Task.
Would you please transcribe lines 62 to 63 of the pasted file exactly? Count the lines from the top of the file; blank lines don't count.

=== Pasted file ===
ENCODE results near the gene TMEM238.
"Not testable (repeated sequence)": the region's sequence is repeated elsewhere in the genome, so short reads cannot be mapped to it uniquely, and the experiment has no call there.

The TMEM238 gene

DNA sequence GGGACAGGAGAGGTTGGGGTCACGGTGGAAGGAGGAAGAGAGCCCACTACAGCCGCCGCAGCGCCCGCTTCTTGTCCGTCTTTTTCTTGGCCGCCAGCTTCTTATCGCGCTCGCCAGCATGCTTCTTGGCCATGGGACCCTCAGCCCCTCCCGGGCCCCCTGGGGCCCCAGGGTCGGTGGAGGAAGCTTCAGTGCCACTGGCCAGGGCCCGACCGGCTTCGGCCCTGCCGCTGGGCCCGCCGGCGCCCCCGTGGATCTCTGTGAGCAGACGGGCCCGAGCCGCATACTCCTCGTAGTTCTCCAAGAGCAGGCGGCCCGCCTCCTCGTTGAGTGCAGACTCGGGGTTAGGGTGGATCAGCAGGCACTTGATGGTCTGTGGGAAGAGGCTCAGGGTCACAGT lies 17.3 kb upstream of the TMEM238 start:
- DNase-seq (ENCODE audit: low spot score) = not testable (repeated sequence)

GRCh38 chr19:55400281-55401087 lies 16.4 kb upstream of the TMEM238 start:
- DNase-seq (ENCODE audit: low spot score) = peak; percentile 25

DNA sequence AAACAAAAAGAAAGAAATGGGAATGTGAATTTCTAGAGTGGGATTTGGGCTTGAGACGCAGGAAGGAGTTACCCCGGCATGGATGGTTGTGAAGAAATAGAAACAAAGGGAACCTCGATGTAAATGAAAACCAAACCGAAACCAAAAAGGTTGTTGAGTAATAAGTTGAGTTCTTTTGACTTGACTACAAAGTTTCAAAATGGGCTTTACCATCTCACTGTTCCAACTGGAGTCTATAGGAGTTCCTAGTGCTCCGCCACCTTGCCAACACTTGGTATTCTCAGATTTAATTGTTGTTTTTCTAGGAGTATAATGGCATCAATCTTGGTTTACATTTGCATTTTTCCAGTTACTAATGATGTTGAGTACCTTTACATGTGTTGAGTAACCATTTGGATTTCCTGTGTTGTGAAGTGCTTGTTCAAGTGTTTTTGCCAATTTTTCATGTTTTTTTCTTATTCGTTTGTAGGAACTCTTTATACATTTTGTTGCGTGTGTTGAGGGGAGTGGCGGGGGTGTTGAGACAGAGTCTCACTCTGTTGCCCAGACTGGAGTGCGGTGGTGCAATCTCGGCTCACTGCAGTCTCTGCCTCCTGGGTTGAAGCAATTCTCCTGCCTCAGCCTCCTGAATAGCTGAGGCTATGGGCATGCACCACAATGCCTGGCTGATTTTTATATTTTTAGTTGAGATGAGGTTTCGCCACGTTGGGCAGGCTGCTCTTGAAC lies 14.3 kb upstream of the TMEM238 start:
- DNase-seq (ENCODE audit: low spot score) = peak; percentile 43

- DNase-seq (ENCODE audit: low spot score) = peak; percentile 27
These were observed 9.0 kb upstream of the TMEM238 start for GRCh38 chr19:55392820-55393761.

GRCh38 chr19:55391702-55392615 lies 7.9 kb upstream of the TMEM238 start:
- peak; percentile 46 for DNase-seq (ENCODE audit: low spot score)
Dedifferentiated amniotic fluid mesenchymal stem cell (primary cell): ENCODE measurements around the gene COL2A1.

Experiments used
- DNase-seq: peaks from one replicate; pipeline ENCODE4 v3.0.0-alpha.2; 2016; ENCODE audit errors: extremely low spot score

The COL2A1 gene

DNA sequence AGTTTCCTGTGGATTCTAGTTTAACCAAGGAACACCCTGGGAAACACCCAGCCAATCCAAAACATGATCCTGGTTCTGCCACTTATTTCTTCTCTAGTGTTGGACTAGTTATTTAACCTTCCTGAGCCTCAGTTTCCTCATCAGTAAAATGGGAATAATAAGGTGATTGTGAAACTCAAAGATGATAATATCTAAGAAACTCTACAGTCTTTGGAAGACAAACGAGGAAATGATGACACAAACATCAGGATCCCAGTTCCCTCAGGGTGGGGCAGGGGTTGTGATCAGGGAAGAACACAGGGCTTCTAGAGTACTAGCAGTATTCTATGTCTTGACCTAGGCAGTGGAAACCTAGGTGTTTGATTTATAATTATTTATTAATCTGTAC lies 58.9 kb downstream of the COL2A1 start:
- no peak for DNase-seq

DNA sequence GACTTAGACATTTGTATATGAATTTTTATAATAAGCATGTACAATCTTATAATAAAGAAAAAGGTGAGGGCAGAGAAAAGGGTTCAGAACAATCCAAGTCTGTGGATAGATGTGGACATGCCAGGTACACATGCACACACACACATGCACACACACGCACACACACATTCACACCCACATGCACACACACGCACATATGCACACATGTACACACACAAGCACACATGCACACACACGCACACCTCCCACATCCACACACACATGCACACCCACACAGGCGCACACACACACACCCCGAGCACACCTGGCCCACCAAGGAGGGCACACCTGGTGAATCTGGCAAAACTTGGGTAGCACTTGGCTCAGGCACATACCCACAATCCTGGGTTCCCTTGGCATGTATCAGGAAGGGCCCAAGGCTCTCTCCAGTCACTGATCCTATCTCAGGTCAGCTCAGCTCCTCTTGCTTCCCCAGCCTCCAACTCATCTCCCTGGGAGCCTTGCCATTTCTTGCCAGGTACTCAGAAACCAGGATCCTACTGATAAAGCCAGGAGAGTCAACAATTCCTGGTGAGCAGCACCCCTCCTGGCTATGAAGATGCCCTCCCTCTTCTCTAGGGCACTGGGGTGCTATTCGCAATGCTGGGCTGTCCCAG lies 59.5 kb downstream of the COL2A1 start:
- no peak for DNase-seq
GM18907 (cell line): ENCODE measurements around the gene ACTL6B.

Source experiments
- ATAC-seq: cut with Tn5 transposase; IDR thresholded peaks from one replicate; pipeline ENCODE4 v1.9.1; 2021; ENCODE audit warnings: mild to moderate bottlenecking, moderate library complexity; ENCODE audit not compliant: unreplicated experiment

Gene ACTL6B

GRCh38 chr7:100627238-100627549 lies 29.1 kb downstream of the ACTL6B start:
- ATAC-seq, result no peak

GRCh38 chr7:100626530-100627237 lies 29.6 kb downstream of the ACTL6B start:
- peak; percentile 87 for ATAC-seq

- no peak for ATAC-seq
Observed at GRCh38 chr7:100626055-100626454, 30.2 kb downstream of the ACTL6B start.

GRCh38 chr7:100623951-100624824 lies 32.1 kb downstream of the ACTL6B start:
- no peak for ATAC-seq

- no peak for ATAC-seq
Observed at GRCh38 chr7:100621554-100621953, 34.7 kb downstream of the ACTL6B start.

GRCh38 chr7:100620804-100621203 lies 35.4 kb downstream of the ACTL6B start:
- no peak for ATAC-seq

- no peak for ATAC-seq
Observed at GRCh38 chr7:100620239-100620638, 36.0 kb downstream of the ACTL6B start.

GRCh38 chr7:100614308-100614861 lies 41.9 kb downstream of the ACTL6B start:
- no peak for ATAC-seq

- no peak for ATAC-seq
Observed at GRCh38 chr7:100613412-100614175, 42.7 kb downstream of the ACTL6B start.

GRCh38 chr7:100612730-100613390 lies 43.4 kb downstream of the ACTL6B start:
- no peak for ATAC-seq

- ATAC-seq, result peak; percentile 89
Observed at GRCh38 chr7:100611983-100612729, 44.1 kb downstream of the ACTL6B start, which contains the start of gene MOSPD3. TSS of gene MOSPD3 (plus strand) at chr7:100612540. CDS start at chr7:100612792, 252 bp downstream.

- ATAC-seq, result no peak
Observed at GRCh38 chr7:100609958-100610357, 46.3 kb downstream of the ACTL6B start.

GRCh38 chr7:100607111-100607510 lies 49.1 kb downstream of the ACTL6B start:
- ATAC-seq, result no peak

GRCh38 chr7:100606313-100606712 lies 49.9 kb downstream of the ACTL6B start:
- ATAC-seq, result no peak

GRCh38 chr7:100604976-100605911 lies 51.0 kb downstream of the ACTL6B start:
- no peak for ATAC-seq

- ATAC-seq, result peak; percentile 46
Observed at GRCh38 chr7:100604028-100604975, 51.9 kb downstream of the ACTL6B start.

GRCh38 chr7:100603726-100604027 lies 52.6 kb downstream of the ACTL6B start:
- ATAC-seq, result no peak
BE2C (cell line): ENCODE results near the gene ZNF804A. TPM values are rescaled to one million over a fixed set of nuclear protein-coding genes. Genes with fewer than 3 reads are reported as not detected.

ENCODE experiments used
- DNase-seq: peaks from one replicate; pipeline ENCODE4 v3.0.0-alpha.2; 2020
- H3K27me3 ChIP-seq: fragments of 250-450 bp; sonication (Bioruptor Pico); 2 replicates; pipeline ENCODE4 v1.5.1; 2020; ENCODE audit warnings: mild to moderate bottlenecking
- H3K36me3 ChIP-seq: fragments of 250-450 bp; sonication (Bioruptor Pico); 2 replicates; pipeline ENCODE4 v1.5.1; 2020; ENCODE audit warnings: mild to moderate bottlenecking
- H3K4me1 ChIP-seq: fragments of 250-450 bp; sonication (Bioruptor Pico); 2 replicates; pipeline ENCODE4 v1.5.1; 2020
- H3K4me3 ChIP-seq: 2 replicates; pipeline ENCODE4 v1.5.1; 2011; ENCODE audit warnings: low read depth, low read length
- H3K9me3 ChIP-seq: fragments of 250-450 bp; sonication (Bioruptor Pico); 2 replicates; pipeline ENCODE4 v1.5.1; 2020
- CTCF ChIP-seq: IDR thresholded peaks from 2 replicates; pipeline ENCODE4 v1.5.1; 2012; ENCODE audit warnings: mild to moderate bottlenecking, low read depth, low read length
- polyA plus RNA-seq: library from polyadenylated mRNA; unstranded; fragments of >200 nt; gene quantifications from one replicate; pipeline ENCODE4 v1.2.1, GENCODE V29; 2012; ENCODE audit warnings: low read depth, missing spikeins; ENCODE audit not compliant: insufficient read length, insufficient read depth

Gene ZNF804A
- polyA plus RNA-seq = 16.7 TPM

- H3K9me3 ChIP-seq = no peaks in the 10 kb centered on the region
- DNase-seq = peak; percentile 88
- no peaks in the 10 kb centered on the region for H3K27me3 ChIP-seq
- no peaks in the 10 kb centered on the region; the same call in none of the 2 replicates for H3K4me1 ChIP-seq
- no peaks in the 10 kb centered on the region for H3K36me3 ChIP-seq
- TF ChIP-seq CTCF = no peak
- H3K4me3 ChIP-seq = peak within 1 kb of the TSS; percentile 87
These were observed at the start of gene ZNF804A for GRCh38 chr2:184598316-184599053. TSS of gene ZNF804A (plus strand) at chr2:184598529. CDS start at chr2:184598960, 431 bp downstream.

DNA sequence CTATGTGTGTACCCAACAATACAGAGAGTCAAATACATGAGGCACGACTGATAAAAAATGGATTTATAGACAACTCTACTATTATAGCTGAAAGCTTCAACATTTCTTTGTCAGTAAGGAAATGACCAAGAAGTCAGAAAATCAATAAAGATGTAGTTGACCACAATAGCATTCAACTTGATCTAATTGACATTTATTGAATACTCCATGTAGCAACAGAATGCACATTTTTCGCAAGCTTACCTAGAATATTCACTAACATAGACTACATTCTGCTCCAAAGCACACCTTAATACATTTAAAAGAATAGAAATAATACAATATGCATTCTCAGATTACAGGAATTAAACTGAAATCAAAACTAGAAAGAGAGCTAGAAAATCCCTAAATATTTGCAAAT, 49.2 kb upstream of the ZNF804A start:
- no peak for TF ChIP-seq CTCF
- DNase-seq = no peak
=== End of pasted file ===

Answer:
- DNase-seq: peaks from one replicate; pipeline ENCODE4 v3.0.0-alpha.2; 2020
- H3K27me3 ChIP-seq: fragments of 250-450 bp; sonication (Bioruptor Pico); 2 replicates; pipeline ENCODE4 v1.5.1; 2020; ENCODE audit warnings: mild to moderate bottlenecking